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Screen Shot 2014-04-14 at 4.17.51 PMThe Congressional Budget Office (CBO) released the fourth year report on projections of the cost of the Affordable Care Act.  The news is good and consistent with the trend over the previous four years: CBO now projects $104 billion less in costs under the Act than it did last year.  The reduction in costs is due to a variety of factors but two big ones stand out.  First, plans being offered under the health exchanges have significantly lower premiums that were originally anticipated, largely a result of narrower networks of providers and tighter management of health care in the plans – a trade-off that has resulted in big savings.  Second, all health costs – both in government programs like Medicare and Medicaid and in the private sector – are projected to grow  more slowly than just last year.  The CBO points out that this is becoming a trend:

A notable influence is the substantial downward revision to projected health care costs both for the federal government and for the private sector. For example, since early 2010, CBO and JCT have revised downward their projections of insurance premiums for policies purchased through the exchanges in 2016 by roughly 15 percent, and CBO has revised downward its projection of total Medicaid spending per beneficiary in 2016 by roughly half that percentage.

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Medicaid efficiencyThe wonks at the Center on Budget and Policy Priorities released an outstanding little report this week about America’s health insurance program for low-income people and some of the biggest myths that have been perpetuated about it.

The overarching message: Despite the far right propaganda, Medicaid remains an efficient and flexible program that dramatically improves the lives of participants, promotes work and is an outstanding deal for states that expand it under the Affordable Care Act.

Read the entire report by clicking here.

Meanwhile, if you’re looking for the  inside political scoop on the Medicaid battles and the real reason the right refuses to allow its expansion in states like North Carolina, Nobel prize-winning economist Paul Krugman had the answer in yesterday’s New York Times: Read More

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As reported by CNBC:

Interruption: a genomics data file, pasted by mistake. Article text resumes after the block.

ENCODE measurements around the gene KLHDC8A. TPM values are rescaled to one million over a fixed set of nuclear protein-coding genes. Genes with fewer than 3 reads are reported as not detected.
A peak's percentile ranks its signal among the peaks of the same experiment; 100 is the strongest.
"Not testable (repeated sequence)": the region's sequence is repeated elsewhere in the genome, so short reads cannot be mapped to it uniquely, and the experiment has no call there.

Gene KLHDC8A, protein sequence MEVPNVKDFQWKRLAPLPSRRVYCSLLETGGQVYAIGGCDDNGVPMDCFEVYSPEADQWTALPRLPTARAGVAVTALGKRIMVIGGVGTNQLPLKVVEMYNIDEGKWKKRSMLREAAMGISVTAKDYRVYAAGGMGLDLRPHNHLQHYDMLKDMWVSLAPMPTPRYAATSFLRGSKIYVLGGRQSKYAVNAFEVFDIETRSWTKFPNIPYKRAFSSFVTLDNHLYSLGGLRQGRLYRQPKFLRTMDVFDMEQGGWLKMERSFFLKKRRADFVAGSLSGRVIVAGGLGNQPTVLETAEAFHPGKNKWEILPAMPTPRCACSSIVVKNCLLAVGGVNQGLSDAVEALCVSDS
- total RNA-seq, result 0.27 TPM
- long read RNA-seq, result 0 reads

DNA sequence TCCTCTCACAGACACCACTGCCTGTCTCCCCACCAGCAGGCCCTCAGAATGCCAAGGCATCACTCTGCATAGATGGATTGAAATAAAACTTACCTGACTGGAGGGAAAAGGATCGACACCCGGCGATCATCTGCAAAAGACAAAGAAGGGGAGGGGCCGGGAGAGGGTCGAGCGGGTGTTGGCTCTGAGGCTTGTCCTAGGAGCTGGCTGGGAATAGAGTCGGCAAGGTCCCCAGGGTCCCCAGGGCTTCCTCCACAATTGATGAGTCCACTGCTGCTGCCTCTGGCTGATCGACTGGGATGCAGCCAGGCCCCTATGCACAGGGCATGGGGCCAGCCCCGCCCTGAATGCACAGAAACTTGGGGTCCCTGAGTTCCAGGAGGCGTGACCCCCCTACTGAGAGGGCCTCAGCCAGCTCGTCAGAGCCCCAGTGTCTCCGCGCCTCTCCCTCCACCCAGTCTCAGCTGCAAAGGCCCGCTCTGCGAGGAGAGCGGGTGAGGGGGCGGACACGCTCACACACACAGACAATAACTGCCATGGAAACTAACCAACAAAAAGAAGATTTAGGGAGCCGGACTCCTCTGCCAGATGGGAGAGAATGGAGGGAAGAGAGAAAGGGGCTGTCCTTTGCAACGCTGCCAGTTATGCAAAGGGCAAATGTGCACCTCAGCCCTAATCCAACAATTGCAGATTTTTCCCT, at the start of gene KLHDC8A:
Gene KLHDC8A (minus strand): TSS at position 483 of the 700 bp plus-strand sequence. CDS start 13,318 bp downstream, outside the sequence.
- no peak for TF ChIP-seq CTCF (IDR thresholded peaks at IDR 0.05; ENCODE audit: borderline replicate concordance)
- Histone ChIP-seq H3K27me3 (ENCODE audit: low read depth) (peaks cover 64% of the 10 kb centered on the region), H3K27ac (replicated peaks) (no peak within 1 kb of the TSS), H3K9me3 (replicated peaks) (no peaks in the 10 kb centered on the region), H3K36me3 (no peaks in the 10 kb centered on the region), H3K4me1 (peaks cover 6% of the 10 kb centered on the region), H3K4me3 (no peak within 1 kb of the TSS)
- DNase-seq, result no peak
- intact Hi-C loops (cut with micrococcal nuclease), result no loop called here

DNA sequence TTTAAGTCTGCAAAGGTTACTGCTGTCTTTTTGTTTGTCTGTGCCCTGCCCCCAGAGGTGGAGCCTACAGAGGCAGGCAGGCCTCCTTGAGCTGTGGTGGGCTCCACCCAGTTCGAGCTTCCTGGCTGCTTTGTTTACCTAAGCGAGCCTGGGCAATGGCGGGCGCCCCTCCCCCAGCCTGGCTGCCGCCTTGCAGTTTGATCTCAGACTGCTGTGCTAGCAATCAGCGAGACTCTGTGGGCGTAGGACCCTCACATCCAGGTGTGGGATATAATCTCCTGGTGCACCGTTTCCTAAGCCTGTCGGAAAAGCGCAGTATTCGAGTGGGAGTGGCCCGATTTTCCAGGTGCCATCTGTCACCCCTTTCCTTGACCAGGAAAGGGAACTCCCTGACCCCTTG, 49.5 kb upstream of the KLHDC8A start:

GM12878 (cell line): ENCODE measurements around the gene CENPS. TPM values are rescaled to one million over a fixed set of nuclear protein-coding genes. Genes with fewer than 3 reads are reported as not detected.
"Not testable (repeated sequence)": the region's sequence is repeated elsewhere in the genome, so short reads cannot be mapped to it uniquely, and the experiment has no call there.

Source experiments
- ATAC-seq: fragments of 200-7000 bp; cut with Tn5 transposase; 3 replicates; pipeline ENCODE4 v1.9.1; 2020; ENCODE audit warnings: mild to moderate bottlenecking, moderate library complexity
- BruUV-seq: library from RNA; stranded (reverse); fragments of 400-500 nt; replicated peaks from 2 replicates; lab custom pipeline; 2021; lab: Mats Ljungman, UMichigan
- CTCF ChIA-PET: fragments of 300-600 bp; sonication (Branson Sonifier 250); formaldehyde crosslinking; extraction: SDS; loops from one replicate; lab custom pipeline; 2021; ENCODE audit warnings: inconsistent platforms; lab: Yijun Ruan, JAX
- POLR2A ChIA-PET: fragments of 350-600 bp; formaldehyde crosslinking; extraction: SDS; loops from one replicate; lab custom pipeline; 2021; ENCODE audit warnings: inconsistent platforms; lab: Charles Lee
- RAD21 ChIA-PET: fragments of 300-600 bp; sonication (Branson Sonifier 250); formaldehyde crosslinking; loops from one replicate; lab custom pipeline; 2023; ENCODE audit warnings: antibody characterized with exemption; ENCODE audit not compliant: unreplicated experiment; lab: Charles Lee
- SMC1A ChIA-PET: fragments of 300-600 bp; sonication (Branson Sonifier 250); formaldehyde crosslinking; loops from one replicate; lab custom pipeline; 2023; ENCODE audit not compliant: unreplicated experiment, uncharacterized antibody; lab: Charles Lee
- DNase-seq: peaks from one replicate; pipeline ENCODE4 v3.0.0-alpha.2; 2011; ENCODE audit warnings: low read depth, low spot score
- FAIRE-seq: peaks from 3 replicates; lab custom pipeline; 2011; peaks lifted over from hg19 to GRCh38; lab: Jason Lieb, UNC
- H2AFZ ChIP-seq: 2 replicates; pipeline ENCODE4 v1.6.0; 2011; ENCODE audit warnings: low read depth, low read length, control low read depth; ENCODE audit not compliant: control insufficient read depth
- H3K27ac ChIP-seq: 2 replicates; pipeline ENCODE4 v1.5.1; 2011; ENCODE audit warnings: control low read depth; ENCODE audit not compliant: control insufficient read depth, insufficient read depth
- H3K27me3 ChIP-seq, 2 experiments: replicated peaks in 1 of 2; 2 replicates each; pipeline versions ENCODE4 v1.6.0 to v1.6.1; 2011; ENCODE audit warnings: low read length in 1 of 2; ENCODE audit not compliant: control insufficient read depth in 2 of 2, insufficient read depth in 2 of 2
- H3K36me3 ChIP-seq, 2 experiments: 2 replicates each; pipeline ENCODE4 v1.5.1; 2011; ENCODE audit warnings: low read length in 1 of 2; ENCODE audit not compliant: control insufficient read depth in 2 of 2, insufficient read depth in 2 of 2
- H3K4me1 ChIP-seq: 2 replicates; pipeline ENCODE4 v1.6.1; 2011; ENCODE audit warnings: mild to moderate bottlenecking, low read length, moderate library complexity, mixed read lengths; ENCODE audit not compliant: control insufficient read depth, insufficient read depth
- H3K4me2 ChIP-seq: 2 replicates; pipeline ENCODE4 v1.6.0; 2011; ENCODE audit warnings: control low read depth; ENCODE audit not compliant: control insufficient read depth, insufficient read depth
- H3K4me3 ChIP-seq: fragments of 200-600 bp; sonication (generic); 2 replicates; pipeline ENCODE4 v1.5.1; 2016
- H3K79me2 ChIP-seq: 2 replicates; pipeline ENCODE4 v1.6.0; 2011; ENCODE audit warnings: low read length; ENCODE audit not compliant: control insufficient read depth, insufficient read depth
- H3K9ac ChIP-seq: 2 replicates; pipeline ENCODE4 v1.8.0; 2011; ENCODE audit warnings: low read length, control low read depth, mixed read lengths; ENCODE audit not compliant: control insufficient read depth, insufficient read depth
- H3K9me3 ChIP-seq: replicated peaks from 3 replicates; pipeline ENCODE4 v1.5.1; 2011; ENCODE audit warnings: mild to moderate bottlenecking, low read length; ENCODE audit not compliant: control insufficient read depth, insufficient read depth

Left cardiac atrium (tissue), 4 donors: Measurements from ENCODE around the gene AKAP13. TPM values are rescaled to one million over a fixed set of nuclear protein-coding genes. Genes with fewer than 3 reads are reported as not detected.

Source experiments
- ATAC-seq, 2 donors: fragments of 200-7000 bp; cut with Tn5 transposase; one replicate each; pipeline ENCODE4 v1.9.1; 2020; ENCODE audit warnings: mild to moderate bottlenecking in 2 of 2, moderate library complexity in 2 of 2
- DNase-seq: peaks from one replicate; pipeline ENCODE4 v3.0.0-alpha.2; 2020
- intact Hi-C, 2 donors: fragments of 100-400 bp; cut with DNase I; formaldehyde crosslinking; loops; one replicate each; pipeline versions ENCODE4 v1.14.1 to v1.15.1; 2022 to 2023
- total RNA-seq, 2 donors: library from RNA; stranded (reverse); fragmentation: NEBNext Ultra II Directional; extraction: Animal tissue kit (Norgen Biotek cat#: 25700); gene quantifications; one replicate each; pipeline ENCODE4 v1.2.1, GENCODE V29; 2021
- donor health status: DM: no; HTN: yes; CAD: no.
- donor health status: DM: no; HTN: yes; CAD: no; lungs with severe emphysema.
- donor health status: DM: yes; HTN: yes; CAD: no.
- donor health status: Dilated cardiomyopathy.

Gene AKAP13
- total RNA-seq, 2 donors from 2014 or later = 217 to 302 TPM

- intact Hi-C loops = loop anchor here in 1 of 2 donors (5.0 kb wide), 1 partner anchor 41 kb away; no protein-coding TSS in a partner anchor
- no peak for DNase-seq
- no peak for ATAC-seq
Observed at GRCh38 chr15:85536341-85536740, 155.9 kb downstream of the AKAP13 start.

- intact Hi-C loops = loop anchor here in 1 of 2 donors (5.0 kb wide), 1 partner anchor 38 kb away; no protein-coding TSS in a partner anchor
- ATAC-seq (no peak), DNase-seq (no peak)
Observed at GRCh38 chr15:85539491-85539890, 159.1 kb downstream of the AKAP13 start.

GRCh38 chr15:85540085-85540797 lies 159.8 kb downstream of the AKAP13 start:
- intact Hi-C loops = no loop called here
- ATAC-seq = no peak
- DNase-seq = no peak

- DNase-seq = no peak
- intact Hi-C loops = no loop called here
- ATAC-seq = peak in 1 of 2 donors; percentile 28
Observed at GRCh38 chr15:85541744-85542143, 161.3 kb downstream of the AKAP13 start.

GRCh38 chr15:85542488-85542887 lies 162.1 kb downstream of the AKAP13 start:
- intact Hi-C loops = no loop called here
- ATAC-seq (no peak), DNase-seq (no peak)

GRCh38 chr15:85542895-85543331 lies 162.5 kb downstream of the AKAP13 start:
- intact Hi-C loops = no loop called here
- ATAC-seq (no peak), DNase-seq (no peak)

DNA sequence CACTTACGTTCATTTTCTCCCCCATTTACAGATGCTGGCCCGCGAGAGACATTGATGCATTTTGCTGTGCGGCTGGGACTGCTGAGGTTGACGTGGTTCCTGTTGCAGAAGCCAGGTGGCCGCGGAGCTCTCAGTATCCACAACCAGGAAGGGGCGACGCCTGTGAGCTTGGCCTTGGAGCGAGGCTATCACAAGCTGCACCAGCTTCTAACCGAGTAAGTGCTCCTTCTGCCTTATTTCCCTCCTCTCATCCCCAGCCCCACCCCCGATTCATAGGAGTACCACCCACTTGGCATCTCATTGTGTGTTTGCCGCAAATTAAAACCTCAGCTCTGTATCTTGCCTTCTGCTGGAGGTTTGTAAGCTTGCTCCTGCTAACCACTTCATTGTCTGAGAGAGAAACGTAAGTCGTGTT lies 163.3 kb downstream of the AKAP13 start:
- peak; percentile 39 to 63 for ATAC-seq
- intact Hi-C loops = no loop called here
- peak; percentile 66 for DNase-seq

“US says Medicaid enrollment jumps by 3 million under Obamacare

At least 3 million more people were enrolled in Medicaid or CHIP programs by the end of February than before the beginning of Obamcare sign-ups, federal officials revealed Friday morning.

That post-Obamacare number is expected to grow, possibly significantly, because February’s data is not complete, and because it does not now reflect a huge influx of visitors to government-run Affordable Care Act exchanges in March.

Those exchanges both enroll people in private insurance, and determine whether applicants are eligible for the government-run Medicaid and CHIP programs, which give health coverage to poor adults and children, at no cost to enrollees….”

In other words, for all of its imperfections and the shameless obstructionism of the right wing, millions of Americans who were previously uninsured now have health insurance and millions more soon will. This will mean improved health outcomes for millions and overall lower health care costs as millions of people stop using the emergency room as their doctor.

Read the entire story by clicking here.

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In case you missed it, the business page of the Los Angeles Times ran a fascinating article yesterday entitled “Obamacare numbers coming in huge: Here’s a guide to GOP excuse-making.” As the article notes:

“Against all odds and expectations, enrollments in health plans qualified under the Affordable Care Act are surging Monday toward — and maybe beyond — the 7-million figure projected by the Congressional Budget Office before Oct. 1, when the open-enrollment period began. The deadline for starting enrollment applications for 2014 plans is midnight Monday.

The surge is creating a big problem for the “train wreck” narrative of Republican opponents of the ACA, who have been holding out hope for Obamacare’s utter failure. So the excuse-making has begun.  Read More

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Vidant Pungo

Vidant Pungo Hospital
Photo: www.vidanthealth.com

The failure to expand Medicaid appeared to have sealed the fate of Vidant Pungo Hospital in the small town of Belhaven. Now, there appears to be some promising news in the fight to keep services flowing from a hospital that served many lower income North Carolinians. Congrats to our own Adam Linker for his fine work in making this happen. This is from the NAACP:

GREENVILLE, NC -The North Carolina NAACP, the NAACP Branches in Hyde and Beaufort Counties and the leadership of Vidant Health are pleased to announce this morning at 9 am that they have worked out an agreement to keep Vidant Pungo Hospital open.

Vidant Pungo Hospital and its emergency facilities will remain open and operated by Vidant Health through July 1, 2014. Over the next three months, Vidant Health will work with the community to help them establish a representative community-based board that will accept full operating control of the hospital in a transfer by July 1, 2014. Read More